Native Americans played an important supportive role in the migration with little thanks in return. They shared information with the settlers about the best trails, sources of food and water, and helped them in dangerous river crossings. They traded much needed food and articles of clothing. In return, their food sources were killed and run off, grass eaten and trampled, water contaminated, wood supply used up. When they asked the overlanders for tribute or tax, they were given so grudgingly if at all because the overlanders believed that the indigenous people did not own the land or resources over which they traveled. It was theirs for the taking. They believed in Manifest Destiny, a term originating in 1845, that expressed the belief that it was the mission of Anglo-Saxon Americans to expand their civilization and institutions across North America.
Without the support of the Native Americans, there would probably have been no migration; or the number of emigrants would have been greatly reduced by disease, starvation, and accident. Many fewer would have reached their final destination. When the real effect of the migration made itself felt to the indigenous people, they fought back only to have their way of life and culture destroyed.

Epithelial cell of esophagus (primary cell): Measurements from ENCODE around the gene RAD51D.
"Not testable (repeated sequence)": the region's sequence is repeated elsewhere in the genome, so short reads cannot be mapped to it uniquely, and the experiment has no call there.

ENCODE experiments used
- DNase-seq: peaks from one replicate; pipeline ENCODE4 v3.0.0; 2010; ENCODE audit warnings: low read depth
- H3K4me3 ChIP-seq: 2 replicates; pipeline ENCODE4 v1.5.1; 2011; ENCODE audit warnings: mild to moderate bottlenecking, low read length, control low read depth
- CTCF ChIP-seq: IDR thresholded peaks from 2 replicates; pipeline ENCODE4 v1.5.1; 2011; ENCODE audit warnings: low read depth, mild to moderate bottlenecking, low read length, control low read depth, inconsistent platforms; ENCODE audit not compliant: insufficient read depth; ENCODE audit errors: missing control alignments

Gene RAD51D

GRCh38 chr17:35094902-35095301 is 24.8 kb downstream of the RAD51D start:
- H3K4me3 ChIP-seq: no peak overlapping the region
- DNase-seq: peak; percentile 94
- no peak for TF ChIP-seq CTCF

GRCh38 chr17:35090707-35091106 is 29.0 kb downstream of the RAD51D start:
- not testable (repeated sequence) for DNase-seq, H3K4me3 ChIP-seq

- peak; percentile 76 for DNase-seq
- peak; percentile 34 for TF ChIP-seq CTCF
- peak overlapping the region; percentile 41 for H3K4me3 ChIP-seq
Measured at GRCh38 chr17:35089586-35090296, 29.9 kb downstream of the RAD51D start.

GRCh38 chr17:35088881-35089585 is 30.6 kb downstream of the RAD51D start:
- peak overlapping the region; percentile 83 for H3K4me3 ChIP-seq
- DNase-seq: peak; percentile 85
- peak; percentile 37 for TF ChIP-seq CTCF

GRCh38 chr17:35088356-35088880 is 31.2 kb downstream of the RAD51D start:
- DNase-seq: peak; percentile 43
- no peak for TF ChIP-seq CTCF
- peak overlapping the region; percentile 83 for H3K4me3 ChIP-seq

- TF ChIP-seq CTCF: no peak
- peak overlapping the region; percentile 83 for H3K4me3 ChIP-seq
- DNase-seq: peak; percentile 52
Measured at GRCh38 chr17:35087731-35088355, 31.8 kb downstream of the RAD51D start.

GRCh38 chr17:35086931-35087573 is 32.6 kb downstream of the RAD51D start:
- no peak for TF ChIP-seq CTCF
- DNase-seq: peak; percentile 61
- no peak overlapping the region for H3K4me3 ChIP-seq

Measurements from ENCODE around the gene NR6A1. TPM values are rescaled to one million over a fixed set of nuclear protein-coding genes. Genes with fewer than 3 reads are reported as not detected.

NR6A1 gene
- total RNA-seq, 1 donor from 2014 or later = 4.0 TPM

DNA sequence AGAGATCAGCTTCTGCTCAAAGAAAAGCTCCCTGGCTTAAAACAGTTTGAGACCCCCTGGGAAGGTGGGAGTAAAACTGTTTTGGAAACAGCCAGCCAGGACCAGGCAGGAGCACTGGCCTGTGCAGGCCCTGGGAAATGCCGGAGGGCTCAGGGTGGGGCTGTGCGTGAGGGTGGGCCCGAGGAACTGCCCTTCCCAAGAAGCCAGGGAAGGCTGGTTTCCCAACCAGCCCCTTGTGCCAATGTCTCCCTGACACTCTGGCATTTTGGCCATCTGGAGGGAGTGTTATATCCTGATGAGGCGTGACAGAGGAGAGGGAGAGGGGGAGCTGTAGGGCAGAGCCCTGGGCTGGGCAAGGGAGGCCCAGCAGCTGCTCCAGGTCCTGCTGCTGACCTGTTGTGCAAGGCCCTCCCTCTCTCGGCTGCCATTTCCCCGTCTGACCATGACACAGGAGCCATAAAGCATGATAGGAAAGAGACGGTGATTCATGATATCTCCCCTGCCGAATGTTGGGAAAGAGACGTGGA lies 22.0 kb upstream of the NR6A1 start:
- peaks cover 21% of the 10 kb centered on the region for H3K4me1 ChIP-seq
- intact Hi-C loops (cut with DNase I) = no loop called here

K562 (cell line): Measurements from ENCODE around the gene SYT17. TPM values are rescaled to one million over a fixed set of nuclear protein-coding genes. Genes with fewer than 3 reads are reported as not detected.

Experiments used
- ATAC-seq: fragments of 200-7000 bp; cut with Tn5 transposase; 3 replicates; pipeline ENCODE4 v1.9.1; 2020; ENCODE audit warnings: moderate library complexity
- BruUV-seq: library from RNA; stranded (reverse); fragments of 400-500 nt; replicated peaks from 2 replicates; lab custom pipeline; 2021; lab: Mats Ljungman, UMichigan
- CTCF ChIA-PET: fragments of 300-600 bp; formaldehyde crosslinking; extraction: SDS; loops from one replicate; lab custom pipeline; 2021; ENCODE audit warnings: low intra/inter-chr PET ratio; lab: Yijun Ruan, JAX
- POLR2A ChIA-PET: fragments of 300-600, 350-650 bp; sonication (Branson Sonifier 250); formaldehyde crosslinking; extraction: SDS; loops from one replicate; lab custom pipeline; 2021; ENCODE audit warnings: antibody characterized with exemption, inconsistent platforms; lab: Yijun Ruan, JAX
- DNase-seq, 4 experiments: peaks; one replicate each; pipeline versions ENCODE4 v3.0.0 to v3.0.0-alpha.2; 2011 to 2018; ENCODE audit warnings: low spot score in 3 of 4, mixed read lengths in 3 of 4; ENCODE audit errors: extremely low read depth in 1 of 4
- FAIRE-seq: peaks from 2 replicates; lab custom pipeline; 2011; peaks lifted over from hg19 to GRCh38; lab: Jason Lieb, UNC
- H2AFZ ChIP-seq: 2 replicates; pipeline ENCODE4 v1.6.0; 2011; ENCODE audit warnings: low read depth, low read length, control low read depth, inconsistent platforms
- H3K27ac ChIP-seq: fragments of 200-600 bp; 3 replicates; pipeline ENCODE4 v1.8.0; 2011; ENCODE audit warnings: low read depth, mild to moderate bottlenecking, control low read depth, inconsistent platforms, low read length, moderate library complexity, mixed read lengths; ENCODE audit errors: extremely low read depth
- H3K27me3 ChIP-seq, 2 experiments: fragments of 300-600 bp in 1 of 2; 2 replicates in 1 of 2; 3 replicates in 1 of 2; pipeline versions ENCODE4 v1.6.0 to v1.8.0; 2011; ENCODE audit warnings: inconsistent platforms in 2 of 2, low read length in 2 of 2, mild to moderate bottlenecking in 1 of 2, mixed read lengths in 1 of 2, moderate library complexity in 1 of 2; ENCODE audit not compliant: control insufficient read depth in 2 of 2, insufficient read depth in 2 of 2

The people who availed themselves of the opportunity for migration were mostly white, arrogant in their claims and outlook on life, what was owed to them as a matter of birthright, all lumped in the convenient term of Manifest Destiny. It was God’s will and the right of “Americans” to expand west.
African Americans went west. Accounts exist of who they were, where they came from, and where they went. Some were free; some were taken as slaves. Oregon territory was not well disposed to admitting people of color, free or slave. The infamous lash law was effective at keeping blacks out of the state. California was more open and welcoming, but not without its prejudices. In 1850 California was admitted to the union as a free state.
Some of the characters in Wings of the Dawn are inspired by real life people like Biddy Mason (1818-1891). She was a nurse, midwife, real estate businesswoman, and philanthropist in Los Angeles. She was born a slave in Georgia in 1818. A Mormon family who owned her took her to California in 1851 where they would not free her. She petitioned the California courts and eventually won her freedom. She was one of the first African American women to own land in Los Angeles. She amassed a good fortune and shared it with many. (See Wikipedia, Biddy Mason)
Some of the events come from real life diaries. I have tried to be as historically correct as possible, but any errors are mine alone. Above all, this is a work of fiction. It is one fictional overland migration story based on a character I created in my historical romance, Wings of the Wind. It led me to places I would never have gone as much of my writing often does. It allowed me to take a chance and write about what I don’t know and in so doing I expanded my horizons.
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I'm a serious writer, meaning I have a regular daily writing habit, and I'm interested in sharing my work through publication. My favorite literary form is the novel. I write to entertain myself and my readers.